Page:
At the end of a gallery at the Singapore Art Museum, Andy Warhol stares down at whoever enters. And while you stand off in a staring match with Andy Warhol, Marilyn Monroe swoons at you with her dreamy eyes. The Burning Gaze, is the first major solo exhibition by Korean artist Hyung Koo Kang, exhibiting at the Singapore Art Museum.
Hyung Koo Kang came to painting comparatively late in life, but has since become highly regarded for his intense, hyper realistic self-portraits and rendering of subjects which includes celebrities, artists, political figures and anonymous individuals. His paintings are often mistaken for photography as they are so lifelike and detailed.
Korean artist, Hyung Koo Kang, focused on the eyes of his larger than life portraits of well-known celebrities and figures. Painted in duo-tone of either blue with black or red and black. The colour represents the mood of the artist at the time the painting was created.
The artist uses non-conventional methods on his paintings. Apart from the usual canvas, some of his works are painted on large metal sheets. And while painting with oil, the artist creates depth and dimension by scratching his metal canvas. Using tools such as nails, drills, toothpicks and erasers. Creating lines that become the highlights of his subject’s flowing hair. Giving his paintings depth and movement.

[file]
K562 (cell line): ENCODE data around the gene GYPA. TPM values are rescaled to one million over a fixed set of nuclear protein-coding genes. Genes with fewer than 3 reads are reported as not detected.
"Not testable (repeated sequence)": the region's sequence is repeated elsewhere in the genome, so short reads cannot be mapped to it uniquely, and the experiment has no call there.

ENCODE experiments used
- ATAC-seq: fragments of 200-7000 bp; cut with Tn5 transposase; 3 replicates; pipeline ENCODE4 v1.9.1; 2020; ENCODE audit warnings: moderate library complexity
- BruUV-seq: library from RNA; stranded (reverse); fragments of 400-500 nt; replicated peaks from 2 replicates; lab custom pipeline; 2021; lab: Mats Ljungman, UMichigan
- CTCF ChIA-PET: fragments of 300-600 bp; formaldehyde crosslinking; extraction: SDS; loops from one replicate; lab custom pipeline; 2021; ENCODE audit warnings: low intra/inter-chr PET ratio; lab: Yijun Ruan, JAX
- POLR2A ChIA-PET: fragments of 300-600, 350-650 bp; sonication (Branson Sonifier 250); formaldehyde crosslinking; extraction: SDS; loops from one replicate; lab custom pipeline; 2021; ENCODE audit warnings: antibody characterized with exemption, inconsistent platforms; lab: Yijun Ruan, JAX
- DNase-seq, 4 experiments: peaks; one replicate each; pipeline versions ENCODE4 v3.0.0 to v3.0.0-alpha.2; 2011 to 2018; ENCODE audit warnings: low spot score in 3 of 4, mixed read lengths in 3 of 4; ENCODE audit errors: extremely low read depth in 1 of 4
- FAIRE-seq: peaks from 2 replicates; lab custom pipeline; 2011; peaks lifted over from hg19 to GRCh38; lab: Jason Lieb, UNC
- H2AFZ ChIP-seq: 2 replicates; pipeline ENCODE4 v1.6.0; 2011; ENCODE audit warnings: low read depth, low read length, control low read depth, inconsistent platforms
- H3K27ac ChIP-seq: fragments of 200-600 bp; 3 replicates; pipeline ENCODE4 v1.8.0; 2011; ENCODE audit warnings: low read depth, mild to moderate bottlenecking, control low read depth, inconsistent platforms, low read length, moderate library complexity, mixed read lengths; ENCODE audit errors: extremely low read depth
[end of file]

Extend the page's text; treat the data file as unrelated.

Apart from the well-known celebrities and political figures, the artist removed the race and identity of his subjects. Hence if you see his self-portraits, you might wonder why the man staring down at you looks like a Caucasian, instead of a Asian man.
Intensive research were done on each celebrity as the artist doesn’t paint from a pre-existing photograph or picture. It took the artist one year to complete 10 paintings. The artist also ages the celebrities in his paintings, hence removing the notion of an immortal idolized by their fans.
The artist’s self-portrait
The artist, Hyung Koo Kang
Hyung Koo Kang – The Burning Gaze runs to 25th December 2011 at the Singapore Arts Museum at Bras Basah Road, and is part of the Korean Festival 2011.